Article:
@BMLemon, yeah the DXY is currently painting a double bottom will it be the spring in the DXY that pushes it up or will it fall down to that 88.XX level I mentioned in the previous comment? I'm Currently bull-ish on dollar pairs long term as a Democrat is in Office right now. A great crypto business model i like is Stellar Lumens. if the SEC wins against XRP I think Stellar Lumens will still be around as their Business Model is that of Western Union but faster and cheaper. I see them over taking WU and being the prominent money mover in the future! just my .02$
+1 Reply
@BMLemon, i really enjoyed reading this as i am a huge skeptic on cryptos myself. I do think there will be a place for them, but I do see troubles arising with them soon. Ripple (XRP) has managed to land themselves in hot water with the SEC * I think by not filing with them* because, they were operating as an asset and not a currency (and not including the massive gift, a few million XRP coins, they gave out to a handful of people). Now, this is where the hot water begins to warm up for the other Cryptos; how many people do you know personally that have thrown money into Cryptos and have EXPECTED a profit?

I personally know a few handfuls.

This EXPECTATION is what landed XRP in the mess their in. Because, the SEC states that when someone throws money into something and EXPECTS a profit then its no longer unit of measure but rather an asset. Now, the legal system here in the states is based of what the legal system calls "Benchmarks", which is a fancy way of saying "this is how Judge John Doe ruled on with XYZ- Case in ABC- Year.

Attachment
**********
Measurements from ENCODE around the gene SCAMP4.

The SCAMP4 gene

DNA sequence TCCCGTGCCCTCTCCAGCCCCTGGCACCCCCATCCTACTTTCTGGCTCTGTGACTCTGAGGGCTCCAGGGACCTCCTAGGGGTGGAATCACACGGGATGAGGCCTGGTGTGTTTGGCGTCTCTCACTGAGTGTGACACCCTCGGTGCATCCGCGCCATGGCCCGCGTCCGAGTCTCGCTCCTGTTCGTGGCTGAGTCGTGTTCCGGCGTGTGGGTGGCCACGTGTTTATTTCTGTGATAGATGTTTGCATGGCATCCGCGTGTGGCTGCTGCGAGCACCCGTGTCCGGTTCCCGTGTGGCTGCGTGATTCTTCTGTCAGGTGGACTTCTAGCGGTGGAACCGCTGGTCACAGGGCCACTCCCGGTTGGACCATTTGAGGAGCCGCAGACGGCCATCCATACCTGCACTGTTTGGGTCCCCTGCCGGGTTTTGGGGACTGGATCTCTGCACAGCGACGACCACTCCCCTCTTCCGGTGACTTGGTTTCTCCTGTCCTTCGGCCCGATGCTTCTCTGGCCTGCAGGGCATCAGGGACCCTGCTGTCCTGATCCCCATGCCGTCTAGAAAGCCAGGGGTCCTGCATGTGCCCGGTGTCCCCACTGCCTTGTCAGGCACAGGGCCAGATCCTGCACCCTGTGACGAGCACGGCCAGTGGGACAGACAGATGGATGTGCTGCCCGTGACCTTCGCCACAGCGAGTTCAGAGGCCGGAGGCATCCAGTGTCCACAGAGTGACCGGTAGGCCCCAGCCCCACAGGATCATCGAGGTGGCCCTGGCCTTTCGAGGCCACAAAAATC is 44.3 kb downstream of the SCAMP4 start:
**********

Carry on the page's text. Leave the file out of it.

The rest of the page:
Now, XRP I see is the Sacrificial Lamb that is going to set the Benchmark for a lot of these cryptos. Some of these "Coins" are offering APYs and paying out this interest quarterly. See this happens in the FOREX world known as the Carry trade and it happens when country's change their interest rates. But, but I don't know of any Republic of Ripple, or United Kingdom of Bitcoin for there to be a national interest rate.

Where the problem arises is if the courts side with the SEC then that gives the SEC the firepower to fire at the other companies offering "Coins". Claiming its not a unit of measure, but rather its an asset.

Now, on to the Dixie it is doing something very interesting its playing off a 61.8 retracement off an impulse move back in 2014, and in 2018 is when it rebounded off the 61.8 almost to the PIP. Being the technical trader I am I see a potential double top forming with the second peak forming last year in April. Where is the Mid-line? the old 61.8 made back in 2018 at 88.XX. All eyes on 88.XX, because if that neckline breaks then we could expect a 4-10% drop in the DXY.

The fundamental aspect of this setup is that here in the States the Democratic Party has had a history of conservative foreign trade policies which drives the the DXY up. Which dries up foreign trade here in the states, because the dollar is more expensive. Republicans, historically, have had very liberal foreign trade policies given that the DXY drops making the dollar cheaper which creates an influx of foreign business. For any other reader who does not understand that would you pay 1$ for a bottle of Coke (KO) or 2$ for the same bottle?

For all my Robin Hood Millionaires be very wary of leverage because Warren Buffet said it best. "I have seen many men get destroyed by liquor and leverage"
+3 Reply